Movie Review – Looper
I went in to watching my DVD review copy of Looper with a bit of hesitation. I heard a lot about it from friends and saw the praise online. But, when it comes to time travel trippy movies, I find them to be rather hit or miss. I’m often left wondering more about the mechanics of time travel the movie lives by instead of the story presented before me.
In 2074, when the mob wants to get rid of someone, the target is sent 30 years into the past, where a hired gun awaits. Someone like Joe, who one day learns the mob wants to ‘close the loop’ by transporting back Joe’s future self.
I sat down with my bowl of popcorn and my soda and turned down the lights not sure what to expect. What I found was an action packed movie that was more a hard boiled noir/crime story instead of a time travel/sci-fi movie. This was a movie whose character development was centered around people sitting or standing around talking, not in the action or bravado they showed.
Directed by Rian Johnson where left to focus on the characters before us and their motivation instead of being distracted by the world they inhabit or that mechanics of time travel. To control our focus like that is impressive for the director who gives us quiet scenes of chatter along with blazing shoot outs. To be able to pull off both and pull us in as an audience is impressive.
The most difficult task of the movie was making us believe Joseph Gordon-Levitt is the younger version of Bruce Willis. The movie really centers around that having us focus on these two same people at different points in their lives. Some small make-up work made Gordon-Levitt look like Willis and the young actors ability to mimic the veteran action star’s familiar patterns is impressive. You could easily believe they’re the same person. Supporting roles by Emily Blunt and Jeff Daniels as Gordon-Levitt’s verbal sparring partner and the mob boss pursing Willis and Gordon-Levitt stand out from a small, but impressive cast. Pierce Gagnon as Cid, the possible target of Willis, is really impressive. At not times does the movie suffer from the child actor, in fact it’s enhanced by his innocence.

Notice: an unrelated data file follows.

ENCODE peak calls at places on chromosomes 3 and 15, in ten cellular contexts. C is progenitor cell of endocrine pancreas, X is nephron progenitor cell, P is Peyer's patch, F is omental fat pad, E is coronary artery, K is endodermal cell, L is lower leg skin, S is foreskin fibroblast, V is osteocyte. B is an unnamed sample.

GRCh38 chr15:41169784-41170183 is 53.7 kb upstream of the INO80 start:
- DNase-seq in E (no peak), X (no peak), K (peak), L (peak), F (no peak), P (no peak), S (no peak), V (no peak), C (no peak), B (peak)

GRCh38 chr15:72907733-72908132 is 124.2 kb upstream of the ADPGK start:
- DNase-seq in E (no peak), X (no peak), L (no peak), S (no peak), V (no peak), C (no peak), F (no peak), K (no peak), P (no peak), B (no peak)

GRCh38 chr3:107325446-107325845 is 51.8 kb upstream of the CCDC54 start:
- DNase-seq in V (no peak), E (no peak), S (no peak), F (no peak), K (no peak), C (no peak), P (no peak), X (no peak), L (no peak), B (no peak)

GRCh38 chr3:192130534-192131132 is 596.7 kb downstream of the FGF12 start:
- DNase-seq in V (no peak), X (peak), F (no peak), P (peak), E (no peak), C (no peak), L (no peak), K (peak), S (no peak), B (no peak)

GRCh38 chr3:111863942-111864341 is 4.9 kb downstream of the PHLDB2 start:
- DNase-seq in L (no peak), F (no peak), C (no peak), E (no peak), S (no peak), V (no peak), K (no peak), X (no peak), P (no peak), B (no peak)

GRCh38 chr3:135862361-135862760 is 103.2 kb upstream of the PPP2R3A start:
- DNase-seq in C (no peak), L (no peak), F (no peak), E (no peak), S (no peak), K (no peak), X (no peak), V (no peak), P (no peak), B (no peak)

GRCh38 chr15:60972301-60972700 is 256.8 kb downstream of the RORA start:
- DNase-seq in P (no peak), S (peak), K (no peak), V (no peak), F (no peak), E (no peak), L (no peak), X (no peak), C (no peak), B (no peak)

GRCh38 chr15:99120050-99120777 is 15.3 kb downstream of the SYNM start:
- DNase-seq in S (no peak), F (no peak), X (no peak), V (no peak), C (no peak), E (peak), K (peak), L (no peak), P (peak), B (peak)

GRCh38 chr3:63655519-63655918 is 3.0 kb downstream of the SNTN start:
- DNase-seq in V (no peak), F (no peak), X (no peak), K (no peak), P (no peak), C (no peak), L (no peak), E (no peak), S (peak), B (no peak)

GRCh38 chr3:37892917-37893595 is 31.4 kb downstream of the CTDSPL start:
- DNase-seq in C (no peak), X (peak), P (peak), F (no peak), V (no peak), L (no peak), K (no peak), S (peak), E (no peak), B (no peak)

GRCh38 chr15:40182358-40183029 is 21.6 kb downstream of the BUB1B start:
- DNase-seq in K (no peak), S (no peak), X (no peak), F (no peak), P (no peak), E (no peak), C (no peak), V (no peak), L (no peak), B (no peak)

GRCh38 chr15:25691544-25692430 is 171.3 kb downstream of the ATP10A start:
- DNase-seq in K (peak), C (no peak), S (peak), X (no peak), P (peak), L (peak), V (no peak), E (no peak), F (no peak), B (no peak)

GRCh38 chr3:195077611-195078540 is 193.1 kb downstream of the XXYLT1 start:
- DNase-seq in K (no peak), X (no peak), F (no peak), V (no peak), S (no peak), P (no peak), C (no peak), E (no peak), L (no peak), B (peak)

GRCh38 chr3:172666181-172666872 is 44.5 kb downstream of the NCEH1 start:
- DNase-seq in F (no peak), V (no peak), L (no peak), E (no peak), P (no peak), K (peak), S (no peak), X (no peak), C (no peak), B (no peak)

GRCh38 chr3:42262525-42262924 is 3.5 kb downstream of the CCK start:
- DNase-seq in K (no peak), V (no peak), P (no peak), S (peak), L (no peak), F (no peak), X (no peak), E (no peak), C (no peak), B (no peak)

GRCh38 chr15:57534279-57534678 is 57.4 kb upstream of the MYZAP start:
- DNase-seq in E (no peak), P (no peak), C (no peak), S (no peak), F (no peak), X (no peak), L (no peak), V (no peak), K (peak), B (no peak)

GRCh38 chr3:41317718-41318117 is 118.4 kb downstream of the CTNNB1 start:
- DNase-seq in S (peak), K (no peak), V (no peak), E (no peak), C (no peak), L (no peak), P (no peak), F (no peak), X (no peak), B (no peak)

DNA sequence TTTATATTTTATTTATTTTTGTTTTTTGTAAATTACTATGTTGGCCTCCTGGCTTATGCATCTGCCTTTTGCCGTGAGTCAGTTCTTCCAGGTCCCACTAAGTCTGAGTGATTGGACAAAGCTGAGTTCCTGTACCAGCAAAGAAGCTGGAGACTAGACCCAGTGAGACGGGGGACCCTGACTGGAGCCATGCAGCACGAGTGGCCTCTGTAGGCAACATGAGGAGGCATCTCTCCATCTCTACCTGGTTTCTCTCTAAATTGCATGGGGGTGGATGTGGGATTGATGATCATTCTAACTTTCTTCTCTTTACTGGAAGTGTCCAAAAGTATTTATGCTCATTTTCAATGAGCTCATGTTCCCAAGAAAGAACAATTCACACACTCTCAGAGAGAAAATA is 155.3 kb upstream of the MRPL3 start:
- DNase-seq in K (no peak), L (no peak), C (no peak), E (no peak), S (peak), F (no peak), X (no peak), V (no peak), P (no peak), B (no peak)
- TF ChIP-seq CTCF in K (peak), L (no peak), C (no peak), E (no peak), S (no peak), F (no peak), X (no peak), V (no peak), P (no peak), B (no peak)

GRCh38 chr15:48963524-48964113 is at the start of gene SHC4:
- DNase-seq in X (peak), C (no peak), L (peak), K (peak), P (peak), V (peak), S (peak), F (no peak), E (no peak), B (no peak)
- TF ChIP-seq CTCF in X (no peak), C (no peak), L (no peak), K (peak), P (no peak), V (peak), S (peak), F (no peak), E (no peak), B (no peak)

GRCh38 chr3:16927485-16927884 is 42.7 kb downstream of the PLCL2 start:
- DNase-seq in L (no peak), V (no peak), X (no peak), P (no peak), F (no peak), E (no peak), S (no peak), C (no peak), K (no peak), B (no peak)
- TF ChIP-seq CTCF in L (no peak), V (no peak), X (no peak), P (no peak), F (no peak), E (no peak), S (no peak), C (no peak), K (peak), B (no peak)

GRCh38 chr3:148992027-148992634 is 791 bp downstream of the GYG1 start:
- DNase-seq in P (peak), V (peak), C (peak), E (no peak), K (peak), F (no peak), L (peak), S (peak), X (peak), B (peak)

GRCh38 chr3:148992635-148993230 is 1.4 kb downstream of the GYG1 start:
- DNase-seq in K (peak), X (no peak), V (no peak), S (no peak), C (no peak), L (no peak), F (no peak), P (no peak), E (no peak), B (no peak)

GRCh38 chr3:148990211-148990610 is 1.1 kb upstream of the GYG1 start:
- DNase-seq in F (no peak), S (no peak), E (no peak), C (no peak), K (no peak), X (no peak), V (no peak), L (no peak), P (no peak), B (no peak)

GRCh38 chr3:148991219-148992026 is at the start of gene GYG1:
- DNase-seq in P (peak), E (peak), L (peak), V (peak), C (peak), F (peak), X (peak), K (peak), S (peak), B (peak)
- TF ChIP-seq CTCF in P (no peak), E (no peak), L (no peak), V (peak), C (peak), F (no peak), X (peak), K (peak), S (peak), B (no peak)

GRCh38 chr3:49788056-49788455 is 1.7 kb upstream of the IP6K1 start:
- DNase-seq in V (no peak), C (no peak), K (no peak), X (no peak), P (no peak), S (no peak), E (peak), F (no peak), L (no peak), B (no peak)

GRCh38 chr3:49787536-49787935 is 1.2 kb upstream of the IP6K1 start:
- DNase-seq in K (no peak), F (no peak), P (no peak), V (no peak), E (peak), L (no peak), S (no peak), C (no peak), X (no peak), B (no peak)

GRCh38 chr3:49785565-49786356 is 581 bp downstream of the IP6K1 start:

I did find some issues with the mechanics of time travel presented in the movie (we’ll get to that in the extras comment) and found myself focused a lot on that after. But, it was explainable to me (though the other person I watched it with had issues as well). The plot was predictable with some slight twists and turns, but nothing super shocked. The movie is all about that acting not the action, something not expected going into watching the film.
The extras on the DVD was sparse with some commentary and deleted scenes. There’s one scene I think does deserve being in the film and it explains time travel a bit better. That extra is very helpful watching after the film. The Blu-Ray has a “The Science of Time Travel Featurette” and additional deleted scenes, but unfortunately that’s not the copy I received, so only able to review what was provided.
Overall, the film is excellent. It lives up to the hype and buzz and I’m a bit pissed I waited so long to watch the film. It might seem like a time travel action film, but it’s really all about the characters and acting. This is a smart-person’s sci-fi film, one who doesn’t care about explosions or action sequences, they care about the performance overall. It’s a pretty tight movie that you have to pay attention to, to really appreciate the small details that added in with the performances make one of the best films of the year.
Looperis out today on Blu-Ray, DVD and Instant Video.
Direction: 8 Acting: 9 Plot: 7.5 Extras: 6 Overall: 8
Graphic Policy was provided with a FREE copy for review